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Netflix wins bidding war for terrifying true story The Watcher

I don't know about you, but I love a good true horror story. Well maybe not one of true death and destruction (I leave that to the movies thank you very much) but a real-life CREEPY story is always welcomed to me. And one of the creepier true tales of terror our there is an article by Reeves Wiedeman published on New York Magazine’s website The Cut. The article tells about a creepy stalker whose menacing letters kept a family from moving into their New Jersey dream house.

You can read a rundown below.

Anyhow, today we have word that, following a ferocious bidding battle that involved such competitors as Jason Blum (GET OUT, HALLOWEEN), Warner Bros, and producer Roy Lee (STEPHEN KING'S IT), Paramount and JJ Abrams’ Bad Robot, along with Amazon and Fox (wow), Netflix has snagged the feature rights to THE WATCHER. This will be one of the biggest deals this year, and Netflix will pay seven figures for the rights which include the original article and the rights of the homeowners who’ve lived the nightmare for four years.

Here's a rundown on the story via Deadline:

The article begins in June 2014, when Derek and Maria Broaddus were preparing to move with their three children into the dream house they bought for $1.3 million in tony Westfield. Derek found a peculiar welcome letter in the mailbox addressed to the new occupant. The anonymous writer detailed his long history with the house, and divulged details about the family that were more than disturbing as the letter went on. “How did you end up here?” the writer asked. “Did 657 Boulevard call to you with its force within?” The letter went on: 657 Boulevard has been the subject of my family for decades now and as it approaches its 110th birthday, I have been put in charge of watching and waiting for its second coming. My grandfather watched the house in the 1920s and my father watched in the 1960s. It is now my time. Do you know the history of the house? Do you know what lies within the walls of 657 Boulevard? Why are you here? I will find out… “You have children. I have seen them. So far I think there are three that I have counted,” the anonymous correspondent wrote, before asking if there were “more on the way”: Do you need to fill the house with the young blood I requested? Better for me. Was your old house too small for the growing family? Or was it greed to bring me your children? Once I know their names I will call to them and draw them too [sic] me.”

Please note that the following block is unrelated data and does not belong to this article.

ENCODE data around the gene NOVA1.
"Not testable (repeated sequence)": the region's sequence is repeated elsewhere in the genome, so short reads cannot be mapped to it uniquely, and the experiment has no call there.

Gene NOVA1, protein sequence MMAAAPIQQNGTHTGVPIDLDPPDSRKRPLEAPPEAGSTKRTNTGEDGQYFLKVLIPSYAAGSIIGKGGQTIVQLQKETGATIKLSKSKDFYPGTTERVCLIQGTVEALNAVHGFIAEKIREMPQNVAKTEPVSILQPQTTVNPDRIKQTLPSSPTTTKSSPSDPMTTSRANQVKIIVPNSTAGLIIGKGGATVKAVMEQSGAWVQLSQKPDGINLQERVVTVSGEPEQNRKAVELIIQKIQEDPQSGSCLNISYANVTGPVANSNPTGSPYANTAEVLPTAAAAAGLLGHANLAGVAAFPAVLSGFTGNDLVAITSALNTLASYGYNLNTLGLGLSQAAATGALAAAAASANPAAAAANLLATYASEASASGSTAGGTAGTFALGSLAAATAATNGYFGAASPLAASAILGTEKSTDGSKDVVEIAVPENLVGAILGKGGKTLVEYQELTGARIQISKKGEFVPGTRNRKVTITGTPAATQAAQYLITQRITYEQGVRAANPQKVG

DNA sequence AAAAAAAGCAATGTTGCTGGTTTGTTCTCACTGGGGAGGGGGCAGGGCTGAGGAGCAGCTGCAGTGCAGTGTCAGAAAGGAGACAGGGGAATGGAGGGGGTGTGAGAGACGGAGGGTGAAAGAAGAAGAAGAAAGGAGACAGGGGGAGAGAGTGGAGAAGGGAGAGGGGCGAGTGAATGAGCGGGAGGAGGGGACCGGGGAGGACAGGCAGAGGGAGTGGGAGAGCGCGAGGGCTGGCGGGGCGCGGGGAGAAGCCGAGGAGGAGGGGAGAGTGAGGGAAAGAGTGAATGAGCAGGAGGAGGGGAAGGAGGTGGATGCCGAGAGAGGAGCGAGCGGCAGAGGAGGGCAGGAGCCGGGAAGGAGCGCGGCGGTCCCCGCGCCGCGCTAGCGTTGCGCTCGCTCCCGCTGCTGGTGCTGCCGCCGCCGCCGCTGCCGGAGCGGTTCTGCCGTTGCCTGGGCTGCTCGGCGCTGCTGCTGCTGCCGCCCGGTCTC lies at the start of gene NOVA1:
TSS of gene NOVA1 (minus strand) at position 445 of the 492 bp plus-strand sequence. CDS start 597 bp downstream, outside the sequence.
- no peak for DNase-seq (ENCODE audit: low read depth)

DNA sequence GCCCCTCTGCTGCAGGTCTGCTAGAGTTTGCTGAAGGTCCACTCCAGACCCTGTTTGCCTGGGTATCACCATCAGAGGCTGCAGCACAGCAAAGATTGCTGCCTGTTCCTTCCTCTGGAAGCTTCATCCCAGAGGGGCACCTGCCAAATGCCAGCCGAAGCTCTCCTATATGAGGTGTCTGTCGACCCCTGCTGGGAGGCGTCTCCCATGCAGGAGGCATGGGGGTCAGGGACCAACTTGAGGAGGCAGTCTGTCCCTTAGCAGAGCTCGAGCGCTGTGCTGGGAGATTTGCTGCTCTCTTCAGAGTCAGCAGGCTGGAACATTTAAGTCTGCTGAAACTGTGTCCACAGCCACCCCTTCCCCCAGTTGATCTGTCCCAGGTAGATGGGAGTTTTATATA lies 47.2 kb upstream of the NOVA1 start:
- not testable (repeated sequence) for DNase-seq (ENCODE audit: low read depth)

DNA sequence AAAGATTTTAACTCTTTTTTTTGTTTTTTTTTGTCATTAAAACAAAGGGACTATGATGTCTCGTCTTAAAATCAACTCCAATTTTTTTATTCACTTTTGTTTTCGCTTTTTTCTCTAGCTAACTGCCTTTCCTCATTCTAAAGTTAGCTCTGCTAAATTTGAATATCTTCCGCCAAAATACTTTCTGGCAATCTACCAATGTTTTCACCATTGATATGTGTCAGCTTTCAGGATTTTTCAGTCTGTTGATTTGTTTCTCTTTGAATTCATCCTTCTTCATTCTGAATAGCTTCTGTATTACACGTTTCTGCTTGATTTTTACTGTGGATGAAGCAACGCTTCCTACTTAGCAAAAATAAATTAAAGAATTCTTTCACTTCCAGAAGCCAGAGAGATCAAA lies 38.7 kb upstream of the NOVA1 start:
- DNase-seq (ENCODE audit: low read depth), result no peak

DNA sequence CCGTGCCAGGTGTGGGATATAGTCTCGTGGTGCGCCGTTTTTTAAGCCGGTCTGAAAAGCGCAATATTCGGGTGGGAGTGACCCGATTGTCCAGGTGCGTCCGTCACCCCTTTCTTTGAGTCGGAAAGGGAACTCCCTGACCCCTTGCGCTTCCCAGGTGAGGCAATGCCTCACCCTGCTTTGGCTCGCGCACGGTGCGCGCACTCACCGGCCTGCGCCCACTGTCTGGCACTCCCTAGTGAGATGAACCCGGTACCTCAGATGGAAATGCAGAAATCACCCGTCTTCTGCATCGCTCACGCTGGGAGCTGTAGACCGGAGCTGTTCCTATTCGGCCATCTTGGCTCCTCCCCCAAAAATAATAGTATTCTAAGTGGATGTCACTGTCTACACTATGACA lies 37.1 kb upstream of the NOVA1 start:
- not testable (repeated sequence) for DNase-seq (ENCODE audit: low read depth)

The new homeowners sought out the police, and several other letters arrived — the letter writer used the word “blood” often — and the sellers acknowledged they too received a letter recently they tossed away. Soon, they and neighbors on the block were eyed as potential suspects, and the dream became a nightmare. The couple tried in vain to discover the letter writer; they eyed their new neighbors warily as those people wondered if the homeowners were themselves behind the stalking campaign. The Broadduses never moved their children into their dream house. They tried to sell, even tried to raze the structure that the letter writer claims he and predecessors have watched for a century, and build two new houses that would have allowed them to recoup. The property was a few feet short of zoning requirements and the town, fueled by the anger of neighbors, wouldn’t grant permission. So they have mostly rented the house while trying to stay afloat. The film deal will certainly help in that regard.

The film is on the fast-track and has already scored directors in the form of PARANORMAL ACTIVITY 3 and CATFISH filmmakers, Henry Joost & Ariel Schulman. Not only that but super-horror producer Eric Newman (DAWN OF THE DEAD 2004, SLITHER, CHILDREN OF MEN, THE LAST EXORCISM, and THE SACRAMENT) and Bryan Unkeless (BRIGHT, THE HUNGER GAMES) will produce through their first look Netflix deal.

We'll let you know when we hear more! Until then...

READ THE WATCHER HERE

 

Source: Deadline

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